Failure modes of silicon nitride rolling elements with ring crack defects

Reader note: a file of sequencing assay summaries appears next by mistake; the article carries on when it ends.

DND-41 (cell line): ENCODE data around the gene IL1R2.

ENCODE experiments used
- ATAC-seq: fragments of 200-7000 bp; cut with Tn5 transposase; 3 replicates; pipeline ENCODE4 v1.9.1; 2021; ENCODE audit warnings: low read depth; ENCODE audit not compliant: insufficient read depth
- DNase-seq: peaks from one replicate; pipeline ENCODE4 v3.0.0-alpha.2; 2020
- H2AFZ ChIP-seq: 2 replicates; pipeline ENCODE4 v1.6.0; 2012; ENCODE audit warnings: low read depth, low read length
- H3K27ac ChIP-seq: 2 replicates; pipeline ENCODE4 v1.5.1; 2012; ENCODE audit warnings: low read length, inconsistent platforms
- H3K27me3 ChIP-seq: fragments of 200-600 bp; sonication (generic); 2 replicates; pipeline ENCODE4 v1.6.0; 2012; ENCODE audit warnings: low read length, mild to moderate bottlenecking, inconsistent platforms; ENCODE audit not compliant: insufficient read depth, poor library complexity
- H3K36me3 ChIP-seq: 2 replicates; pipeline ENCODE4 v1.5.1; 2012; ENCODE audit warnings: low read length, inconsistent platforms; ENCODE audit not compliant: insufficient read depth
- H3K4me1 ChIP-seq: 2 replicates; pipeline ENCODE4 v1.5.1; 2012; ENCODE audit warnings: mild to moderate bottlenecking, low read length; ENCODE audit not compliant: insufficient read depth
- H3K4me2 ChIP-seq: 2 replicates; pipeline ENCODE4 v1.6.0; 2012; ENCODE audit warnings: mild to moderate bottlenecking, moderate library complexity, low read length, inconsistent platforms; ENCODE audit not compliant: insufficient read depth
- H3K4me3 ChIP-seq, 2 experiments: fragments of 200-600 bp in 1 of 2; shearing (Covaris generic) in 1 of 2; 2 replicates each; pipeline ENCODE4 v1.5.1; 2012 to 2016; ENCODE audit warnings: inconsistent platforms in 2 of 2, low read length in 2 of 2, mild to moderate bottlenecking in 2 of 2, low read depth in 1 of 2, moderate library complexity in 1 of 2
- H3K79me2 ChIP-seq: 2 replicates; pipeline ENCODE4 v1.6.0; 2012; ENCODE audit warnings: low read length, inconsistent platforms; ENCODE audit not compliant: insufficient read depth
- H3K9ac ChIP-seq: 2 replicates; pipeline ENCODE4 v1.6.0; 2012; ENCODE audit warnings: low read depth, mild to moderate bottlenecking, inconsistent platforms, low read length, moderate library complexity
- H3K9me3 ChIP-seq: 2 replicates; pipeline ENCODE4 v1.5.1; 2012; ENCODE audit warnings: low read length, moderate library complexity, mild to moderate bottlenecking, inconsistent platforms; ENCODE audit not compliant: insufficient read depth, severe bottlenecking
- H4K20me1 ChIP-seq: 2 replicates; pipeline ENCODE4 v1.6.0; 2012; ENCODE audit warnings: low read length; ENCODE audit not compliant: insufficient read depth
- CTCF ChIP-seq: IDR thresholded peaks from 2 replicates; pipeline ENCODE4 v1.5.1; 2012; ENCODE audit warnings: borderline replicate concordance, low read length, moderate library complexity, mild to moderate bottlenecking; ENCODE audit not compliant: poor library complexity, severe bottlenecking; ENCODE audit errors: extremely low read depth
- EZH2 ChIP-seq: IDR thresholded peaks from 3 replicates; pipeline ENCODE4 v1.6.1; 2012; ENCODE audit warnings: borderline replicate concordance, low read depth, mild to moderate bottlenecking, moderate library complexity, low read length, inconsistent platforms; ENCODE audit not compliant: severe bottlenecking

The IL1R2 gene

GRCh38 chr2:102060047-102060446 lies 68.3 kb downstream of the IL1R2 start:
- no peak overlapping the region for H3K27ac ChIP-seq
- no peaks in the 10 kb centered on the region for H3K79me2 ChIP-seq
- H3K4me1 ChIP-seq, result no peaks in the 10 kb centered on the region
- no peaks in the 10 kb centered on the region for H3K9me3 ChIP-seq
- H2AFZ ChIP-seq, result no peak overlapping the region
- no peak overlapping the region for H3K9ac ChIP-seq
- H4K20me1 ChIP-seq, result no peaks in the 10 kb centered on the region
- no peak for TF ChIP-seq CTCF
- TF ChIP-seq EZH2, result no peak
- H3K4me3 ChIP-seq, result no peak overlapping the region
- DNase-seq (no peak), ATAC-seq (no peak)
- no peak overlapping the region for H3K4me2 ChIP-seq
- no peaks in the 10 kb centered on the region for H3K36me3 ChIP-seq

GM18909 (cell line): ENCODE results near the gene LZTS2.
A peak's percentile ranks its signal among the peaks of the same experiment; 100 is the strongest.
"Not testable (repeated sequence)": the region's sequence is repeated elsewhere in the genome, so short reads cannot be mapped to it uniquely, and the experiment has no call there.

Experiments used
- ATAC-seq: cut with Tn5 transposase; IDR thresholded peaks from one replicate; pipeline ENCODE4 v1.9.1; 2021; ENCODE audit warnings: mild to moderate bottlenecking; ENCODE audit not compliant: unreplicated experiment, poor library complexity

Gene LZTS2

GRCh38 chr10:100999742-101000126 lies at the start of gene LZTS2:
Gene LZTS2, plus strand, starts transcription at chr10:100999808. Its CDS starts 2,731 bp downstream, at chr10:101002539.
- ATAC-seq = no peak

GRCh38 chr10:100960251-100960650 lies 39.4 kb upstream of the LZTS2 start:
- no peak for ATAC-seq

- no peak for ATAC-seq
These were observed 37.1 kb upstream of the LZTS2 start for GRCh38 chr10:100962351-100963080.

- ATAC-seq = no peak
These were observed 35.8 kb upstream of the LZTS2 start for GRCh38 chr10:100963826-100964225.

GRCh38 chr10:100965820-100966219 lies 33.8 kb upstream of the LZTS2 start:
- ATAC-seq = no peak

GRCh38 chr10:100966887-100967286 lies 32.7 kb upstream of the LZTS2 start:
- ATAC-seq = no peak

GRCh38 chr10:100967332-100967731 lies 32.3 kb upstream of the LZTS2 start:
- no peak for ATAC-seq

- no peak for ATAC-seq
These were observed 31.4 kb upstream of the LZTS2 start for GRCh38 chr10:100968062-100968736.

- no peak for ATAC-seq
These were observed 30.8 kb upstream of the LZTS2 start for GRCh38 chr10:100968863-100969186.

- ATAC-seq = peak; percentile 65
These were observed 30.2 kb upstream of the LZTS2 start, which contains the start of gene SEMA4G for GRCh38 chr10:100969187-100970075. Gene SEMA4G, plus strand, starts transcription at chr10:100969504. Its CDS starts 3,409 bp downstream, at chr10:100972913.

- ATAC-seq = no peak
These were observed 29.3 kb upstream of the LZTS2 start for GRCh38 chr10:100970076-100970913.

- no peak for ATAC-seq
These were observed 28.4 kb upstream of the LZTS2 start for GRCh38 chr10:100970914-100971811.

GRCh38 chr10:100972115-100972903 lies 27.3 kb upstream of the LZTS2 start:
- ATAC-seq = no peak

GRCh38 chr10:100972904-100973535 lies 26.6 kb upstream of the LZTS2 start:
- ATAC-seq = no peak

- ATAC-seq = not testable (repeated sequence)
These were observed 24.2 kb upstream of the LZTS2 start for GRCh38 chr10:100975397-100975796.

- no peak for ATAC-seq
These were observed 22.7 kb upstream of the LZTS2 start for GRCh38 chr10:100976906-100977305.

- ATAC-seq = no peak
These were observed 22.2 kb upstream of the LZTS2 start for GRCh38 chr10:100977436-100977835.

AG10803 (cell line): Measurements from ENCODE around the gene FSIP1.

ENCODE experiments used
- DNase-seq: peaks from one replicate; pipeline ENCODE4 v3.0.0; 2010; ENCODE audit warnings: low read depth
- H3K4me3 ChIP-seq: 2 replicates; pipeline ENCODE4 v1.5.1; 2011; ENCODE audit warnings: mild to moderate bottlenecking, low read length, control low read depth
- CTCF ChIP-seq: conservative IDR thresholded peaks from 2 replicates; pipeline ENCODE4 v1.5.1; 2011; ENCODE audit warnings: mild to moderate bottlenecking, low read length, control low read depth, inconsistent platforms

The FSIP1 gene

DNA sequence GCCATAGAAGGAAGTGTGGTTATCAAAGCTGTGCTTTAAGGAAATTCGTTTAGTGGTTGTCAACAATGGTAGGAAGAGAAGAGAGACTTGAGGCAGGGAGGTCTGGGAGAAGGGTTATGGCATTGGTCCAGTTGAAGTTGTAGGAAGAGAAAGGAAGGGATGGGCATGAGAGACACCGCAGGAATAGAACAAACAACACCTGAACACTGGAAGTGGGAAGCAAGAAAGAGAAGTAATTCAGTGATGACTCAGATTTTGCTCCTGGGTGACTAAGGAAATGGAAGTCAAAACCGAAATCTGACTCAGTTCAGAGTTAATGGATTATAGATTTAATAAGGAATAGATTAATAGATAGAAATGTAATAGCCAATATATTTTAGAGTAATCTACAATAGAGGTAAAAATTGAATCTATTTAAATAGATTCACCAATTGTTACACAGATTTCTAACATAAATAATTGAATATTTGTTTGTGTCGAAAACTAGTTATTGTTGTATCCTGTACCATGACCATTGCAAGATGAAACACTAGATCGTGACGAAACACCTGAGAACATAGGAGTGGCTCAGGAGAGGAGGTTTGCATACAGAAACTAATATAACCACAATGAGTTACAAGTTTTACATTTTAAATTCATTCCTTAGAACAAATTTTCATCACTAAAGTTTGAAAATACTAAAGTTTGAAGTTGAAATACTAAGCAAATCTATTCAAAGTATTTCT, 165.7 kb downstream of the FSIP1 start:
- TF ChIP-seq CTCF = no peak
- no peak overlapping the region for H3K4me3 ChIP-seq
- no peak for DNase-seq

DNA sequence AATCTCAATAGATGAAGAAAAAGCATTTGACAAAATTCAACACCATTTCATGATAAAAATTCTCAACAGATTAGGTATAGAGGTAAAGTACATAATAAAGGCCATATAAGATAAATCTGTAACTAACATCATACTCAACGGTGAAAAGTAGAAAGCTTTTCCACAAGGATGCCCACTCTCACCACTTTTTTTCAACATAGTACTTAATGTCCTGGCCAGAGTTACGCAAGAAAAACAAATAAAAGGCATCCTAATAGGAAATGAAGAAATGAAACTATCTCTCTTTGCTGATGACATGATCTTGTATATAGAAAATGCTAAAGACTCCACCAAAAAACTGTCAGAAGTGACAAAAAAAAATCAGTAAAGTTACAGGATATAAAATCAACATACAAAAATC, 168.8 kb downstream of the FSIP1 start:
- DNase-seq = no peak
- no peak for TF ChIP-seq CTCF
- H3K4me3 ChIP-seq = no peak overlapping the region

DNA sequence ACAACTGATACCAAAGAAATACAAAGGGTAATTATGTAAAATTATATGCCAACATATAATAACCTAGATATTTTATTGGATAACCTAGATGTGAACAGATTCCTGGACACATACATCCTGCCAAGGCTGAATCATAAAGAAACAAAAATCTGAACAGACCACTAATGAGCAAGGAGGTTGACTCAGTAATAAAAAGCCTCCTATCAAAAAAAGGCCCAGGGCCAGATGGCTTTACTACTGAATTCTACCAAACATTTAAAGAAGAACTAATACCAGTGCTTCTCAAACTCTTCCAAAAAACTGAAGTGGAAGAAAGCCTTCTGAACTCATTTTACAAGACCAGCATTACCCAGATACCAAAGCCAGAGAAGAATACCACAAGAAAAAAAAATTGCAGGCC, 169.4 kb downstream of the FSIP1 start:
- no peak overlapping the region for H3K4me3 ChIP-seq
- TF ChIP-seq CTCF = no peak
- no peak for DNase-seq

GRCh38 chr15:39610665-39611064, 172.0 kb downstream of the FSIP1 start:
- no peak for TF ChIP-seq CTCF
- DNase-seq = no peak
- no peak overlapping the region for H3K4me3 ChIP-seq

High quality silicon nitride ceramics have shown some advantages for rolling element bearing applications. In particular hybrid bearings (silicon nitride rolling elements and steel races) have the ability to withstand high loads, severe environments and high speeds. However, the difficulties of both sintering and machining the material may result in surfacedefects,such as surface ring cracks. It is difficult to detect surface ring cracks during high volume production processes and hence it is crucially important to understand their influence and the fundamental mechanism of the failures they cause. The purpose of this study is to examine the contact fatigue failure modes of silicon nitride rolling elements with surface ring crack defects. In this study, new experimental and computational techniques are developed to measure and model the interaction of the surface with pre-existing crack defects. A rolling contact fatigue test method is devised for positioning the ring crack in the contact path. Rolling contact fatigue tests are conducted using a modified four-ball machine in a hybrid ceramic/steel combination. A three-dimensional boundary element model is used to determine the stress intensity factors and to carry out the crack face contact analysis. Research shows that the RCF life performance of silicon nitride bearing elements is dependent upon the crack location and fatigue spall happens only at a few crack orientations. The spalling fatigue failure is not only influenced by the original ring crack propagation but also strongly influenced by the subsequent crack face contact. Secondary surface cracks play an important role in the forination of a fatigue spall. The crack gap and crack face friction coefficients significantly affect the formation of secondary surface cracks. Numerical calculation results are consistent with the experimental observations. A quantitative three-dimensional boundary element model has been developed, which can be used to determine the geometry of acceptable surfacering cracks.